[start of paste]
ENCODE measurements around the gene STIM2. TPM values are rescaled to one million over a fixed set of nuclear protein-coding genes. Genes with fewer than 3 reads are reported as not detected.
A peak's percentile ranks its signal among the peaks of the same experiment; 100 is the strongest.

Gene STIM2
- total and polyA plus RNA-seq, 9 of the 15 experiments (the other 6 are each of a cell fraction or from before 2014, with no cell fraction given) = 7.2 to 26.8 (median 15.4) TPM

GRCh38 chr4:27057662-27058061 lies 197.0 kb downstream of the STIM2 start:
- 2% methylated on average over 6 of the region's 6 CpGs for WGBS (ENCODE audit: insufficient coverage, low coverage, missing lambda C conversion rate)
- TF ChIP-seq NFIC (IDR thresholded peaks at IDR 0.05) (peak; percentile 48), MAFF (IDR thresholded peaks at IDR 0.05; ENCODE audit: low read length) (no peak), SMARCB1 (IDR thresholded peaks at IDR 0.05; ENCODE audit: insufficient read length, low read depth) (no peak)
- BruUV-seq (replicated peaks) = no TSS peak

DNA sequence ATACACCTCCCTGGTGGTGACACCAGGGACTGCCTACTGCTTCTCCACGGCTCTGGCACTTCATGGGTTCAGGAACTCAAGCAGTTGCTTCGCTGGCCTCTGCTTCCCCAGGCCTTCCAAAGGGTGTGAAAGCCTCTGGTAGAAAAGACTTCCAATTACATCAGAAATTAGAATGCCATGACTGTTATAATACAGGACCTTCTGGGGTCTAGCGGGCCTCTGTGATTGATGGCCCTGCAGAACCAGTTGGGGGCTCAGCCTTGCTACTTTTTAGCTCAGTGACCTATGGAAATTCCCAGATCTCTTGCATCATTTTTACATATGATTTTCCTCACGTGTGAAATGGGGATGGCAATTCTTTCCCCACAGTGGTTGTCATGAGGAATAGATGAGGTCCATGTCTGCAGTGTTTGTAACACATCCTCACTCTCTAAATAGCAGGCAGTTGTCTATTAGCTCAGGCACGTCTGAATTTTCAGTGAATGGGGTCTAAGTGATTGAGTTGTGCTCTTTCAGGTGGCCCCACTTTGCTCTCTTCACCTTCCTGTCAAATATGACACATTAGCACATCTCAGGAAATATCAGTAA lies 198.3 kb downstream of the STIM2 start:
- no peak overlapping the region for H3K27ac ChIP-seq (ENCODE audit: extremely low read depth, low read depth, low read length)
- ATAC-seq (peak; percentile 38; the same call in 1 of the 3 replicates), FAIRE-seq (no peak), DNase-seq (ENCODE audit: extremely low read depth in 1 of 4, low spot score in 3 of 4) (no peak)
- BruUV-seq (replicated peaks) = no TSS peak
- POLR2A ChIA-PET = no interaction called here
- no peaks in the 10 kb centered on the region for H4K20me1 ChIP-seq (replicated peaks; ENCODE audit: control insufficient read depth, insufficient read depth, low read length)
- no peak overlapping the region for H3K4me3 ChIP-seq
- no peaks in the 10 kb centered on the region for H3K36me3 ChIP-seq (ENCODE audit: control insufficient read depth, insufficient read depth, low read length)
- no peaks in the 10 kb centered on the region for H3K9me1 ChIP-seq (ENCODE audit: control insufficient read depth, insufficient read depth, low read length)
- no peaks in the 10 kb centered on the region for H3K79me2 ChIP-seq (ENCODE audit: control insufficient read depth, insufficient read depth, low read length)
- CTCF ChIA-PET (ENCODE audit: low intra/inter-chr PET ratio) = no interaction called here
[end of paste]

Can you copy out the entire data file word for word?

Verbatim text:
ENCODE measurements around the gene STIM2. TPM values are rescaled to one million over a fixed set of nuclear protein-coding genes. Genes with fewer than 3 reads are reported as not detected.
A peak's percentile ranks its signal among the peaks of the same experiment; 100 is the strongest.

Gene STIM2
- total and polyA plus RNA-seq, 9 of the 15 experiments (the other 6 are each of a cell fraction or from before 2014, with no cell fraction given) = 7.2 to 26.8 (median 15.4) TPM

GRCh38 chr4:27057662-27058061 lies 197.0 kb downstream of the STIM2 start:
- 2% methylated on average over 6 of the region's 6 CpGs for WGBS (ENCODE audit: insufficient coverage, low coverage, missing lambda C conversion rate)
- TF ChIP-seq NFIC (IDR thresholded peaks at IDR 0.05) (peak; percentile 48), MAFF (IDR thresholded peaks at IDR 0.05; ENCODE audit: low read length) (no peak), SMARCB1 (IDR thresholded peaks at IDR 0.05; ENCODE audit: insufficient read length, low read depth) (no peak)
- BruUV-seq (replicated peaks) = no TSS peak

DNA sequence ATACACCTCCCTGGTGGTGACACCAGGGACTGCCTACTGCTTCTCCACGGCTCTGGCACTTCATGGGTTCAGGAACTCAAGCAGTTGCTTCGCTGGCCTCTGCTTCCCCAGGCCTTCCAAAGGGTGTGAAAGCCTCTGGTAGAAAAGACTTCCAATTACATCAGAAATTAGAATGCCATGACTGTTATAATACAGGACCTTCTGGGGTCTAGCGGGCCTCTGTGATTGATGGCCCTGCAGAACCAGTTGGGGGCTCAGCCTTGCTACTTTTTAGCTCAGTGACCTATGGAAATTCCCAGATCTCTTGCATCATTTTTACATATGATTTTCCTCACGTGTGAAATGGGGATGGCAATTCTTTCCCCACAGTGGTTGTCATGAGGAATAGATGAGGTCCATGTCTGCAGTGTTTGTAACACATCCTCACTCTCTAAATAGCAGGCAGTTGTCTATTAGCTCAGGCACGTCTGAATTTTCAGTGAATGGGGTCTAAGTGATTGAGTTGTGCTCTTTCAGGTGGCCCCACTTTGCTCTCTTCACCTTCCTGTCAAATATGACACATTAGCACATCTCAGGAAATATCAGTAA lies 198.3 kb downstream of the STIM2 start:
- no peak overlapping the region for H3K27ac ChIP-seq (ENCODE audit: extremely low read depth, low read depth, low read length)
- ATAC-seq (peak; percentile 38; the same call in 1 of the 3 replicates), FAIRE-seq (no peak), DNase-seq (ENCODE audit: extremely low read depth in 1 of 4, low spot score in 3 of 4) (no peak)
- BruUV-seq (replicated peaks) = no TSS peak
- POLR2A ChIA-PET = no interaction called here
- no peaks in the 10 kb centered on the region for H4K20me1 ChIP-seq (replicated peaks; ENCODE audit: control insufficient read depth, insufficient read depth, low read length)
- no peak overlapping the region for H3K4me3 ChIP-seq
- no peaks in the 10 kb centered on the region for H3K36me3 ChIP-seq (ENCODE audit: control insufficient read depth, insufficient read depth, low read length)
- no peaks in the 10 kb centered on the region for H3K9me1 ChIP-seq (ENCODE audit: control insufficient read depth, insufficient read depth, low read length)
- no peaks in the 10 kb centered on the region for H3K79me2 ChIP-seq (ENCODE audit: control insufficient read depth, insufficient read depth, low read length)
- CTCF ChIA-PET (ENCODE audit: low intra/inter-chr PET ratio) = no interaction called here